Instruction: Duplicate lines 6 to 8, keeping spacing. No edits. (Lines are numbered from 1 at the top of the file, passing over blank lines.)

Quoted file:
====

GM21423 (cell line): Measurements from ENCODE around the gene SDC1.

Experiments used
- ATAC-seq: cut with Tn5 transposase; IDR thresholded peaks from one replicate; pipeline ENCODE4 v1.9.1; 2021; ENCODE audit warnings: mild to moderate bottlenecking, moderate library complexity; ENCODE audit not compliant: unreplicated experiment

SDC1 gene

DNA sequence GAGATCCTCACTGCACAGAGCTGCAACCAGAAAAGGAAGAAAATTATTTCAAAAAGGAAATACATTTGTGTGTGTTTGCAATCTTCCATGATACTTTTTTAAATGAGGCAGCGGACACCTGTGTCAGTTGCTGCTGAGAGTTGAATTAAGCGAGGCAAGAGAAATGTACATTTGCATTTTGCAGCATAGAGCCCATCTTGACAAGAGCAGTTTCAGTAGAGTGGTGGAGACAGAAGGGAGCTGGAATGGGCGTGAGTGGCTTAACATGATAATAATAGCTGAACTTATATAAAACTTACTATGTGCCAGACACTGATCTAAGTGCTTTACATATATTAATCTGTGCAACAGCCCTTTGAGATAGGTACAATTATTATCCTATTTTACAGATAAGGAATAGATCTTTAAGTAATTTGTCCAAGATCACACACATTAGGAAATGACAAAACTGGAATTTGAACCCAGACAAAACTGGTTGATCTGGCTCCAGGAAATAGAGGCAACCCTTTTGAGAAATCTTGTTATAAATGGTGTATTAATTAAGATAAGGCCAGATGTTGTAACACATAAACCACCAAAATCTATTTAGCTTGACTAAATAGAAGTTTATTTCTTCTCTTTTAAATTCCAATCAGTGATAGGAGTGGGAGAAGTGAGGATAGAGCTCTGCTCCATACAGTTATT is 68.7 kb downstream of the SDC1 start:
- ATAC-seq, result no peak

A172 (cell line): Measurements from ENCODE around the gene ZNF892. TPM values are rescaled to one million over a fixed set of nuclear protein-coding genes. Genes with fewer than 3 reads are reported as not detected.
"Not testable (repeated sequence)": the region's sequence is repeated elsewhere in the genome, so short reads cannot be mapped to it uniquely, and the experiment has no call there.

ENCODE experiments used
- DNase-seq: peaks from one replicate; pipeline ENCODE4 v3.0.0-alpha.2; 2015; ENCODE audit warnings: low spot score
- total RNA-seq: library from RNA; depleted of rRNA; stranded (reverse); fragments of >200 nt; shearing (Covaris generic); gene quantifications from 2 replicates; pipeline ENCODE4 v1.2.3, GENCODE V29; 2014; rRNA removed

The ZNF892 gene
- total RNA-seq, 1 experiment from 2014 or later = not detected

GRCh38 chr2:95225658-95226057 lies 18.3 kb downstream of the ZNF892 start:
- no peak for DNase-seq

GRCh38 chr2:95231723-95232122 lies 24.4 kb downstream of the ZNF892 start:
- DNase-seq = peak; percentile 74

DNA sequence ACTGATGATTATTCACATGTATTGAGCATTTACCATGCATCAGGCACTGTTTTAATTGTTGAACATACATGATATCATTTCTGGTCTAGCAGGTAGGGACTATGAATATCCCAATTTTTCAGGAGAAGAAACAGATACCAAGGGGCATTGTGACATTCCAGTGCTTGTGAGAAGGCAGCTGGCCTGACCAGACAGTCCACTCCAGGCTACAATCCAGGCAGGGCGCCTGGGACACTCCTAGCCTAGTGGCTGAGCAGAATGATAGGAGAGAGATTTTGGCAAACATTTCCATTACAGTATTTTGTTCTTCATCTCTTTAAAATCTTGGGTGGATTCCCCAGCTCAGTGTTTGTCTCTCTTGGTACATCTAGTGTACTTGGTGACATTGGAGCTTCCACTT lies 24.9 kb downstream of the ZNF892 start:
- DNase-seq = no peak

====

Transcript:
- ATAC-seq, result no peak

A172 (cell line): Measurements from ENCODE around the gene ZNF892. TPM values are rescaled to one million over a fixed set of nuclear protein-coding genes. Genes with fewer than 3 reads are reported as not detected.
"Not testable (repeated sequence)": the region's sequence is repeated elsewhere in the genome, so short reads cannot be mapped to it uniquely, and the experiment has no call there.